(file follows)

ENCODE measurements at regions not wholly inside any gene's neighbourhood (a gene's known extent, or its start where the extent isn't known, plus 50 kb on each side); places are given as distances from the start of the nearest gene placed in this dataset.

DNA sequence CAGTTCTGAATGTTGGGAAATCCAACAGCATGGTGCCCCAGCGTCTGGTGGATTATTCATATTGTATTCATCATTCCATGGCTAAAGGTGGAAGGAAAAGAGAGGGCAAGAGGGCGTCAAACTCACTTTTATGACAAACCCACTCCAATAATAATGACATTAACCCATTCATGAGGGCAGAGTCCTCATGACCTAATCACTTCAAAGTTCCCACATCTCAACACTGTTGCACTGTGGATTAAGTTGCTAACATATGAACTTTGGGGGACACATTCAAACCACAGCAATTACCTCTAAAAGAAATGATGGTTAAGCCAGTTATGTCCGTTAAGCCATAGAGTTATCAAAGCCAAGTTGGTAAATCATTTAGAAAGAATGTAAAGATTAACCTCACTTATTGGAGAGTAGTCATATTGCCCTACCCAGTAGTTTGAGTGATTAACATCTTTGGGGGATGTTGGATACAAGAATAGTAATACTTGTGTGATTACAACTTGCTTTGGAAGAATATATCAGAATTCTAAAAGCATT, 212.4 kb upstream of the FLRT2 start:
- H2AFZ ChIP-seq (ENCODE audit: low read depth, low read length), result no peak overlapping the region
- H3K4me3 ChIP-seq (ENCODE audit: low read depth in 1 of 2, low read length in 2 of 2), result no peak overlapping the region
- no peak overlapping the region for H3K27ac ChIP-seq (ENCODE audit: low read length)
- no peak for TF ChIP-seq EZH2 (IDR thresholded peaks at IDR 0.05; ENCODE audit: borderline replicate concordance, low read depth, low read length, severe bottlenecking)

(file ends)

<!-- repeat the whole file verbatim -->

ENCODE measurements at regions not wholly inside any gene's neighbourhood (a gene's known extent, or its start where the extent isn't known, plus 50 kb on each side); places are given as distances from the start of the nearest gene placed in this dataset.

DNA sequence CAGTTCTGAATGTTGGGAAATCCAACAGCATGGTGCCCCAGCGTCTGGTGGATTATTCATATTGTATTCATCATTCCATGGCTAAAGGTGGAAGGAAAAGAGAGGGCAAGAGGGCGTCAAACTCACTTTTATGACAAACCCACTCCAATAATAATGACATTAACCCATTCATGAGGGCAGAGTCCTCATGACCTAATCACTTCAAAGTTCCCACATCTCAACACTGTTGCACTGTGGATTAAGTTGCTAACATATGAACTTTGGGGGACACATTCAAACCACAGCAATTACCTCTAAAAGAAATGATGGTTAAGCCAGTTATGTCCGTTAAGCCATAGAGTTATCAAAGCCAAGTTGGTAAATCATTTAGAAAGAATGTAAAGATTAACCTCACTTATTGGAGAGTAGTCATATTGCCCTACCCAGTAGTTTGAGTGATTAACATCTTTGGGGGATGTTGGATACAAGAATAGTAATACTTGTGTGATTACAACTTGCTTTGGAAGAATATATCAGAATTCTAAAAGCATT, 212.4 kb upstream of the FLRT2 start:
- H2AFZ ChIP-seq (ENCODE audit: low read depth, low read length), result no peak overlapping the region
- H3K4me3 ChIP-seq (ENCODE audit: low read depth in 1 of 2, low read length in 2 of 2), result no peak overlapping the region
- no peak overlapping the region for H3K27ac ChIP-seq (ENCODE audit: low read length)
- no peak for TF ChIP-seq EZH2 (IDR thresholded peaks at IDR 0.05; ENCODE audit: borderline replicate concordance, low read depth, low read length, severe bottlenecking)